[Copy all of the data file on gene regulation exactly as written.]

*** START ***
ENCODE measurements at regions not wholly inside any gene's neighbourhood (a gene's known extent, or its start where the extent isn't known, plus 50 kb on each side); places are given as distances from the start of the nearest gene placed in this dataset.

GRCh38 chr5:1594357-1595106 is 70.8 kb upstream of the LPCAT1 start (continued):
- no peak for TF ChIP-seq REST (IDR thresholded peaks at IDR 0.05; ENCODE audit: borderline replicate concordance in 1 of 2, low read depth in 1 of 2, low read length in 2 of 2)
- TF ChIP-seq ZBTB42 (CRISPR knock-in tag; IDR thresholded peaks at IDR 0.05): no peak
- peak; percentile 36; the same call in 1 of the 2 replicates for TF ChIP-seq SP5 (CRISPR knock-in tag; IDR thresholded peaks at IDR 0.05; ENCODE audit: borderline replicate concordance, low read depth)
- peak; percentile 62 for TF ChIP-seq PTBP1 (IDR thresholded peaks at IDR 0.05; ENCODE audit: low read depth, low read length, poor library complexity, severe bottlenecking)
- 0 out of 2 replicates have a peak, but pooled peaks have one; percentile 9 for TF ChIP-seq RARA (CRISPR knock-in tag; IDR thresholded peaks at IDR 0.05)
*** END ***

ENCODE measurements at regions not wholly inside any gene's neighbourhood (a gene's known extent, or its start where the extent isn't known, plus 50 kb on each side); places are given as distances from the start of the nearest gene placed in this dataset.

GRCh38 chr5:1594357-1595106 is 70.8 kb upstream of the LPCAT1 start (continued):
- no peak for TF ChIP-seq REST (IDR thresholded peaks at IDR 0.05; ENCODE audit: borderline replicate concordance in 1 of 2, low read depth in 1 of 2, low read length in 2 of 2)
- TF ChIP-seq ZBTB42 (CRISPR knock-in tag; IDR thresholded peaks at IDR 0.05): no peak
- peak; percentile 36; the same call in 1 of the 2 replicates for TF ChIP-seq SP5 (CRISPR knock-in tag; IDR thresholded peaks at IDR 0.05; ENCODE audit: borderline replicate concordance, low read depth)
- peak; percentile 62 for TF ChIP-seq PTBP1 (IDR thresholded peaks at IDR 0.05; ENCODE audit: low read depth, low read length, poor library complexity, severe bottlenecking)
- 0 out of 2 replicates have a peak, but pooled peaks have one; percentile 9 for TF ChIP-seq RARA (CRISPR knock-in tag; IDR thresholded peaks at IDR 0.05)